Nelly Bassily | August 25, 2008
At the Lubumbashi zoo in southern Democratic Republic of the Congo, tucked behind a tiger enclosure, you’ll find the Centre for Aquaculture Research. It’s a small cluster of ponds for breeding stock – mostly tilapia and catfish. And it’s at the centre of efforts to rebuild the region’s fish farming industry.
Jules Luwamba is the head researcher at the centre. He explains that there were 8,000 fishponds operating in the region prior to the civil war. During the war, more than half were abandoned. The goal of the centre is to restore all of the fishponds and keep them running.
About 30 kilometres from the city of Lubumbashi are some of the fish farms that the Centre for Aquaculture Research supports. In the small town of Kipushi, 150 women have dug rearing ponds, which they now operate. They purchase tilapia fry and raise them to a size of 600 grams. Tilapia is a favourite Congolese food, so the fisherwomen have no trouble finding buyers in their village. All of these women are rebuilding their lives following the civil war, which ended in 2003. Most are widows, resettled refugees, and former combatants. Through fish farming, they earn enough to support their families.
But there are still not nearly enough locally raised fish to meet demand. Last February alone, the province of Haut-Katanga imported more than 2,000 tonnes of dried, smoked, and salt-cured fish.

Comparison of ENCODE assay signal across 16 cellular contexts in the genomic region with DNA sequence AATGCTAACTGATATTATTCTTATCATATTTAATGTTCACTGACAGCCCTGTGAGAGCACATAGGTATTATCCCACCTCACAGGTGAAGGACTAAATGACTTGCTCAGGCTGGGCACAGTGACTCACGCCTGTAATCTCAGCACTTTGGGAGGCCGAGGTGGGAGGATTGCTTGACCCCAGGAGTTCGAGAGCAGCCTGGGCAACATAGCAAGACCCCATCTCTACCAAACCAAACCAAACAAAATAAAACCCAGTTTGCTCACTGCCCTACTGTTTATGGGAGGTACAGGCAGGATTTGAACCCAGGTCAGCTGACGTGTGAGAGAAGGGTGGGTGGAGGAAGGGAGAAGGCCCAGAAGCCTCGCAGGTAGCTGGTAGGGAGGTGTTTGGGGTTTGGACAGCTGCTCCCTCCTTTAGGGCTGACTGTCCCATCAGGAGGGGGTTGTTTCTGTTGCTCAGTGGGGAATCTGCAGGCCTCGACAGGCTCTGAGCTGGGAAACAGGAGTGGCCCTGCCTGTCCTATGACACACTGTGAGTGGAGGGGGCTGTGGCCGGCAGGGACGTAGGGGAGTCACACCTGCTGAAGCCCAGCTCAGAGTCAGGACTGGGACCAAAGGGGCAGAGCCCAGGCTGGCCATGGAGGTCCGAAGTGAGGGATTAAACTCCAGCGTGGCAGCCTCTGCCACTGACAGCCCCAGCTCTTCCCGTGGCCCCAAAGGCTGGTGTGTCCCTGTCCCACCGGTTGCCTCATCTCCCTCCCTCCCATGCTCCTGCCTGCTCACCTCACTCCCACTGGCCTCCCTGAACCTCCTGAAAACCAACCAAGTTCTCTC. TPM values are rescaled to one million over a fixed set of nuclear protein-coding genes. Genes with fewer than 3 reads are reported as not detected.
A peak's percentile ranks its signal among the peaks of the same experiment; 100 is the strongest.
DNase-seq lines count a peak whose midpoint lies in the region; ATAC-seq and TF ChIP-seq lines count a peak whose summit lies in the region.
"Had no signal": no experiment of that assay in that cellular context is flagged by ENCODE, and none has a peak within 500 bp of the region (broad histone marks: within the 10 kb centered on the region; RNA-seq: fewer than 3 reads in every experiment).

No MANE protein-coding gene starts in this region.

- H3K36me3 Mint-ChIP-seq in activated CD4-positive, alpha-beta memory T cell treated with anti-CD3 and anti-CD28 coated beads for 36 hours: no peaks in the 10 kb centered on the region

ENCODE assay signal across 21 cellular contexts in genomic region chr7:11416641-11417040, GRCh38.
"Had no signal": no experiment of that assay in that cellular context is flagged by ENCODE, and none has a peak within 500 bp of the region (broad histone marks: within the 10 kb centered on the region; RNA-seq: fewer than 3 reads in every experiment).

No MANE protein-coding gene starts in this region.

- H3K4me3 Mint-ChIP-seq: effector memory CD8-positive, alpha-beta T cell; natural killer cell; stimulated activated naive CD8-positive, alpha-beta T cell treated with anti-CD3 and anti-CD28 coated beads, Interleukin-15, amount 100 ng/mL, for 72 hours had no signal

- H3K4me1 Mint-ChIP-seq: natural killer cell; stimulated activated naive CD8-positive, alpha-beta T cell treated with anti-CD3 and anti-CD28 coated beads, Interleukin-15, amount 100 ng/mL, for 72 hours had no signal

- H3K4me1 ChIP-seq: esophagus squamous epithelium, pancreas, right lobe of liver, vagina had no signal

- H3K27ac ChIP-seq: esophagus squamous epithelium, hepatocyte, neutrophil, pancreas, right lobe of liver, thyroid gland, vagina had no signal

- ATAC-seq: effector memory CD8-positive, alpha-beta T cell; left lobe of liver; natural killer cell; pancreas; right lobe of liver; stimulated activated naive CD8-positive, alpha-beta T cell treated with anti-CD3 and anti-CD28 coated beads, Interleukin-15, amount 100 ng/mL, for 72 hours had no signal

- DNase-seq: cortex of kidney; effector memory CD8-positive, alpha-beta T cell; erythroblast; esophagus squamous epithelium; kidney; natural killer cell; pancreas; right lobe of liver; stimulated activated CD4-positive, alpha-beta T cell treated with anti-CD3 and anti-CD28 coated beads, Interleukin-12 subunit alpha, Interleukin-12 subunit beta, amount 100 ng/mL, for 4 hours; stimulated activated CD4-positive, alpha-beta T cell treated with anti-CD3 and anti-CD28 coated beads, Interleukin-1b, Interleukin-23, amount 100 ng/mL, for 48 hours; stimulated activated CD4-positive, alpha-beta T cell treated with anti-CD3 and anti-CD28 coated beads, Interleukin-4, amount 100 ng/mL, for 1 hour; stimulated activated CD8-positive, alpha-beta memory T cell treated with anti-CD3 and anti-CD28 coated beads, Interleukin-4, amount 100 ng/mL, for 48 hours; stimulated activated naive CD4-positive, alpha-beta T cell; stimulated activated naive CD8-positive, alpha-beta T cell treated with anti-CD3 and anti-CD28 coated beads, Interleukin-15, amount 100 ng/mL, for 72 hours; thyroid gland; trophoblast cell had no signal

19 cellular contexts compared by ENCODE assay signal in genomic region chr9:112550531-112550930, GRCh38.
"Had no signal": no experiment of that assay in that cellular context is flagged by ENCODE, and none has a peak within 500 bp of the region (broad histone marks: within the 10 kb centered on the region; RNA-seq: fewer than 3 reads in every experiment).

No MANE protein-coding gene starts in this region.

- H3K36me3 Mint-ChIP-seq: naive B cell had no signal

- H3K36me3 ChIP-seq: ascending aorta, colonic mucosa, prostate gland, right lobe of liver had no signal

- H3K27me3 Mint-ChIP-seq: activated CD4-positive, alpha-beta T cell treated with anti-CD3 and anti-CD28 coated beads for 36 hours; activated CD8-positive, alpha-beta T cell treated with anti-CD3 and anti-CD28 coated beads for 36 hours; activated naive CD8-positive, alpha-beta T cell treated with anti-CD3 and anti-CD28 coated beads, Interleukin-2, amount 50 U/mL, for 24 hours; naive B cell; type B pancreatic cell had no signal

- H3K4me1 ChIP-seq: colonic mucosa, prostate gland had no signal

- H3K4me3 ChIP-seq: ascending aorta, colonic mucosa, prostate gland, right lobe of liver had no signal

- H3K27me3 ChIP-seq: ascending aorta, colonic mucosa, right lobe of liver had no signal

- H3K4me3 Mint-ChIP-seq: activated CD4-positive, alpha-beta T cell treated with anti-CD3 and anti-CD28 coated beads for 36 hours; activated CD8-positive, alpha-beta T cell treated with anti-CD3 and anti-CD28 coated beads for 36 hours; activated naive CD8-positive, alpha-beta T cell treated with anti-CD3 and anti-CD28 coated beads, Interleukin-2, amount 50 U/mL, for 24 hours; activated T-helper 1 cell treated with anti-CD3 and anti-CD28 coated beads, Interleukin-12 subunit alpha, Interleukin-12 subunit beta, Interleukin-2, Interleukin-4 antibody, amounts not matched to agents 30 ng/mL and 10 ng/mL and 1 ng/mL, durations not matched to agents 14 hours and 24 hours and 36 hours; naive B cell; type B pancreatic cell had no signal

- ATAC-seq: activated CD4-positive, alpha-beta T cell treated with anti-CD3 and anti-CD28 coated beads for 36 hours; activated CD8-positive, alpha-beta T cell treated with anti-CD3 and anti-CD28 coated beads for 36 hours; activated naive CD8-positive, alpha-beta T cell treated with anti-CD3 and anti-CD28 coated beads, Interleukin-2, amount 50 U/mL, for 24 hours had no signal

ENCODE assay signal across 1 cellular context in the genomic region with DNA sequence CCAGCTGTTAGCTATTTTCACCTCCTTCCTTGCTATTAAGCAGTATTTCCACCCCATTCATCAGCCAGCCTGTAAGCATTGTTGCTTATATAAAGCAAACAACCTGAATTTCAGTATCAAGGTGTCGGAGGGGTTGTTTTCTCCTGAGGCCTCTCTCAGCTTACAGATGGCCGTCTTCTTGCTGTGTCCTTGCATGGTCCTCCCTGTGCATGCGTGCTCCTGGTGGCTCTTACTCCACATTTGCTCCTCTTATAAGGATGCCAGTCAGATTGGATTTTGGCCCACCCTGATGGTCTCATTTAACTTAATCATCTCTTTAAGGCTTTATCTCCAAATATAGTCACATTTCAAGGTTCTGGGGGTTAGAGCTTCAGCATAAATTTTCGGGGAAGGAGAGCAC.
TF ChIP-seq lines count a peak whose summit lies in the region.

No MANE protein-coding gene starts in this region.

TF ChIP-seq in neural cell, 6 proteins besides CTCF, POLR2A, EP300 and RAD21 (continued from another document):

As the country recovers from war, there are many obstacles for fish farmers to overcome. Fish theft is common. In Quartier Congo, on the outskirts of Lubumbashi, so many fish were stolen from fish farms that seven farm associations abandoned their aquaculture ponds in favour of vegetable beds. Poor roads also make it difficult for some to get their fish to market.
Still, the potential of the Democratic Republic of the Congo’s fish industry has attracted the attention of local and international development organizations. The World Bank is supporting the coastal villages of Moanda and Nsiamfumu to restore once vibrant fish markets. Last year, 60 leaders from Congolese fisher associations attended a World Bank sponsored training program. They learned new fishing techniques, as well as methods to preserve fish with smoke and salt. The association members were also trained to organize local fishers and preserve fish stocks.
Assani Bin Assani is president of a fishers’ group known as the Association for the Development of Fishing and Youth Training. He said: “we need this type of training because our life depends on fishing.”